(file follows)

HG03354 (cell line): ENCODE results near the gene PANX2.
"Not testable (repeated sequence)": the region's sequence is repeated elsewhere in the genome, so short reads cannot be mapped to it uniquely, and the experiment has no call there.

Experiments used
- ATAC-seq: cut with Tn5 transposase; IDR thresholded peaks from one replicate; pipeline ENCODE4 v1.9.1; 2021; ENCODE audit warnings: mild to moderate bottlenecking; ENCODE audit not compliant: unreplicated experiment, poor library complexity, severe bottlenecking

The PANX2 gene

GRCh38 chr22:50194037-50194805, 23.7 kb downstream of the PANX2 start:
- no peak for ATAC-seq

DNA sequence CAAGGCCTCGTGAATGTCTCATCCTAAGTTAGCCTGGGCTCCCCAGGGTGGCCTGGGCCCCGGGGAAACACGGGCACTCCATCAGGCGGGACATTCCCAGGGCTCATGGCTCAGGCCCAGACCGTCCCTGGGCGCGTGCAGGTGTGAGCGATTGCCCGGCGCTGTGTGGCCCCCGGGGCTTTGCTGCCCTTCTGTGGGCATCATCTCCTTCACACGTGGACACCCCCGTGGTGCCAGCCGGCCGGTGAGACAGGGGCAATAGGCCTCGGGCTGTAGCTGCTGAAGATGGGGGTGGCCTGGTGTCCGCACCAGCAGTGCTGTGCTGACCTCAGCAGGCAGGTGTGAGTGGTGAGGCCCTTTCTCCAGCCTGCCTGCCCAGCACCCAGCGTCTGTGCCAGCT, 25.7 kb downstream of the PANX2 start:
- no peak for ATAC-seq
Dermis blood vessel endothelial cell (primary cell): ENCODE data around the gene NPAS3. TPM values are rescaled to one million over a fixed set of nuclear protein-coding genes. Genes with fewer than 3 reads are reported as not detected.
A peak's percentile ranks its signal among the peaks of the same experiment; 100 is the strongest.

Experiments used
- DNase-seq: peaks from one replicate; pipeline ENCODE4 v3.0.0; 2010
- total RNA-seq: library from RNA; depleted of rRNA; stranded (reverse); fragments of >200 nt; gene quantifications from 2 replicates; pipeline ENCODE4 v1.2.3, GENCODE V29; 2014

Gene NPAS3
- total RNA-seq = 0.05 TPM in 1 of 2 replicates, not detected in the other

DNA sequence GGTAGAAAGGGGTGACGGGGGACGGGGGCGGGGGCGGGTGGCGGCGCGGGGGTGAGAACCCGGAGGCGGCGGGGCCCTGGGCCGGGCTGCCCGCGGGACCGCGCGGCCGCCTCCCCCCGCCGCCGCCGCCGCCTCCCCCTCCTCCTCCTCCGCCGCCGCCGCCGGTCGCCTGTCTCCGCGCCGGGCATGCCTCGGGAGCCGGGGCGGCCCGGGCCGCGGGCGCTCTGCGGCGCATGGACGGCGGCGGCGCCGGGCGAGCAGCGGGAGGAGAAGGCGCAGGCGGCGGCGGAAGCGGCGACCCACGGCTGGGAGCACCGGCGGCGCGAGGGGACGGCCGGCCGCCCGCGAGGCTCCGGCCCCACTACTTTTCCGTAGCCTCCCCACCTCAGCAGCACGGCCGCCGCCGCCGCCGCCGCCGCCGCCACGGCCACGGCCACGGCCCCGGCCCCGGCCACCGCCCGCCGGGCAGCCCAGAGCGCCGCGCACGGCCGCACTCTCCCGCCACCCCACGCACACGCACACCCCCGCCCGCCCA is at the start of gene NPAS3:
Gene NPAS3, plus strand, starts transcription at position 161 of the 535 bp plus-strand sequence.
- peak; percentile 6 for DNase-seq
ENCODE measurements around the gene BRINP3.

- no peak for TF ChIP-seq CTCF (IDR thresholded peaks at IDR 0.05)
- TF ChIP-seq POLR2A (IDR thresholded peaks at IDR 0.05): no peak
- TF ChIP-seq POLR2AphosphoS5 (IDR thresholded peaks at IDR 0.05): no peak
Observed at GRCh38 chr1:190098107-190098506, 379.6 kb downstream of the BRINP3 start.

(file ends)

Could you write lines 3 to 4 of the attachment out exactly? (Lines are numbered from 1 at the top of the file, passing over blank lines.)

Experiments used
- ATAC-seq: cut with Tn5 transposase; IDR thresholded peaks from one replicate; pipeline ENCODE4 v1.9.1; 2021; ENCODE audit warnings: mild to moderate bottlenecking; ENCODE audit not compliant: unreplicated experiment, poor library complexity, severe bottlenecking